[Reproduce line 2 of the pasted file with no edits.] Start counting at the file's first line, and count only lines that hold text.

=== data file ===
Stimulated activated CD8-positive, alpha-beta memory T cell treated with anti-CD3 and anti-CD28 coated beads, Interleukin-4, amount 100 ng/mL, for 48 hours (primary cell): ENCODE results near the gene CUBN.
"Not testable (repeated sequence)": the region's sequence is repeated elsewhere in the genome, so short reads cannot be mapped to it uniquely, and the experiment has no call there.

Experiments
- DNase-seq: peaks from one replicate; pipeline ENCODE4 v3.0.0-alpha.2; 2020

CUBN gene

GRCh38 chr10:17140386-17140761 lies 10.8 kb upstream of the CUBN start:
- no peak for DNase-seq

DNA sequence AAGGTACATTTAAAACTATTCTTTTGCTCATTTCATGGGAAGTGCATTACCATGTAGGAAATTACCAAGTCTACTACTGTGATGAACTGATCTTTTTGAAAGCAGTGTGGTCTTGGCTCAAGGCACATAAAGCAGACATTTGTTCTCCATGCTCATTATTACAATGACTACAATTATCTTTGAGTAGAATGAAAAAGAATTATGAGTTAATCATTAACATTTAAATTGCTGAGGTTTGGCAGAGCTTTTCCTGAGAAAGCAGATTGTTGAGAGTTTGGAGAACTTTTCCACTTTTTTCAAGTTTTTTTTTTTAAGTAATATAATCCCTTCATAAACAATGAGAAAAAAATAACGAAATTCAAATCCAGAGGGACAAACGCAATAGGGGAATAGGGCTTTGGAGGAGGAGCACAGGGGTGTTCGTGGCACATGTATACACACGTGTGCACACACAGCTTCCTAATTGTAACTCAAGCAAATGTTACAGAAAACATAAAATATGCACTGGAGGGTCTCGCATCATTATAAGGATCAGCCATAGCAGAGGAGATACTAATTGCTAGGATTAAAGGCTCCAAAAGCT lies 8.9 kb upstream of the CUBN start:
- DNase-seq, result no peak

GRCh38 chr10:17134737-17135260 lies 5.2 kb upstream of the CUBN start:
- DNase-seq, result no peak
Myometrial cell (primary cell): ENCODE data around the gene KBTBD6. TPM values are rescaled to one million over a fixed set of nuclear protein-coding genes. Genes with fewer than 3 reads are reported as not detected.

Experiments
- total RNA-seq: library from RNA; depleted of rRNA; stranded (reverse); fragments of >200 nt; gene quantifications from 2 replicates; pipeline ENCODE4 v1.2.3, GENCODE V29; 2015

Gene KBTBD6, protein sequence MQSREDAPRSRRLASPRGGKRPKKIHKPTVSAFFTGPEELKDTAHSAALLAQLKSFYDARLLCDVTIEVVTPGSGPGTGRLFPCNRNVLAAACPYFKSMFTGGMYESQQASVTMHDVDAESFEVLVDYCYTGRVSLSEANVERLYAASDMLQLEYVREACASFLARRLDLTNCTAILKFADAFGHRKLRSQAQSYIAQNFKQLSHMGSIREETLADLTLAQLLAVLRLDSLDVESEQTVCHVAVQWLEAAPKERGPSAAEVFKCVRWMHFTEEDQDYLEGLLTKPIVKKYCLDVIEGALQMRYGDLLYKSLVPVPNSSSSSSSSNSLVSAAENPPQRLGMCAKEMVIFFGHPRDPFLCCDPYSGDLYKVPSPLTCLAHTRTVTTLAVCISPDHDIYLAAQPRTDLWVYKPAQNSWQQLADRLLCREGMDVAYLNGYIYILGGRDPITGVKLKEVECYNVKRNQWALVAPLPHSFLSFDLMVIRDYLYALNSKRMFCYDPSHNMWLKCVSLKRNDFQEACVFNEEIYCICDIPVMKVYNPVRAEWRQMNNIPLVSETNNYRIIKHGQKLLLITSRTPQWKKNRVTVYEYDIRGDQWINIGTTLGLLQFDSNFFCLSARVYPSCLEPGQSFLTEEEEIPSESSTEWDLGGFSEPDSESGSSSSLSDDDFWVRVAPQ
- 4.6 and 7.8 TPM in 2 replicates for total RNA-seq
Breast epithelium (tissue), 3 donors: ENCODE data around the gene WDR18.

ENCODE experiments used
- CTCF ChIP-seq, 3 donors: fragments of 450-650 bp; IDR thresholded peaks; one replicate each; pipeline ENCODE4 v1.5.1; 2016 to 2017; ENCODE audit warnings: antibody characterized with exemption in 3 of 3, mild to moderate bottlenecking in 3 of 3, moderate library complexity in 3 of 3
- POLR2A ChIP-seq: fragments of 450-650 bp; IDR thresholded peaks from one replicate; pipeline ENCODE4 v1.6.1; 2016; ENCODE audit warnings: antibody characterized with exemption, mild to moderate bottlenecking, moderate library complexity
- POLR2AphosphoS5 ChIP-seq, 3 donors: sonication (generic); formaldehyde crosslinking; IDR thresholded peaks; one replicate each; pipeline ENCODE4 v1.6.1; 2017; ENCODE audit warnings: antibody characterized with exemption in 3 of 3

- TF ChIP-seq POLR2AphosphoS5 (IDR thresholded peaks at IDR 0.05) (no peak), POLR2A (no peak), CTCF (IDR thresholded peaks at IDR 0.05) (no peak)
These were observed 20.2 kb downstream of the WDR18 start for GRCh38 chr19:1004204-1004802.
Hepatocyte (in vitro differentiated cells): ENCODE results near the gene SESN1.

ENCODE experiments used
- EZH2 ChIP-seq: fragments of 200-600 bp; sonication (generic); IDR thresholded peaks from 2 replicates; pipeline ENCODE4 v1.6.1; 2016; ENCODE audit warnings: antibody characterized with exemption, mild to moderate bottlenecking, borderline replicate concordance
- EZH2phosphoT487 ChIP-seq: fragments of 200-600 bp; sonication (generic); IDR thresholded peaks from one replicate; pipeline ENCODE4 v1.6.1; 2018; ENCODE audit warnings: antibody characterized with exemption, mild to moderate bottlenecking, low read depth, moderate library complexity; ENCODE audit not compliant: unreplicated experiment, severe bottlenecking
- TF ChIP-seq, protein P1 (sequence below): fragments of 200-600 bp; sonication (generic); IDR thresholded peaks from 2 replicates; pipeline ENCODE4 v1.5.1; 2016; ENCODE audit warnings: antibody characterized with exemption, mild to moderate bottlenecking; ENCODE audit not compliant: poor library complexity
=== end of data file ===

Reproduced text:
"Not testable (repeated sequence)": the region's sequence is repeated elsewhere in the genome, so short reads cannot be mapped to it uniquely, and the experiment has no call there.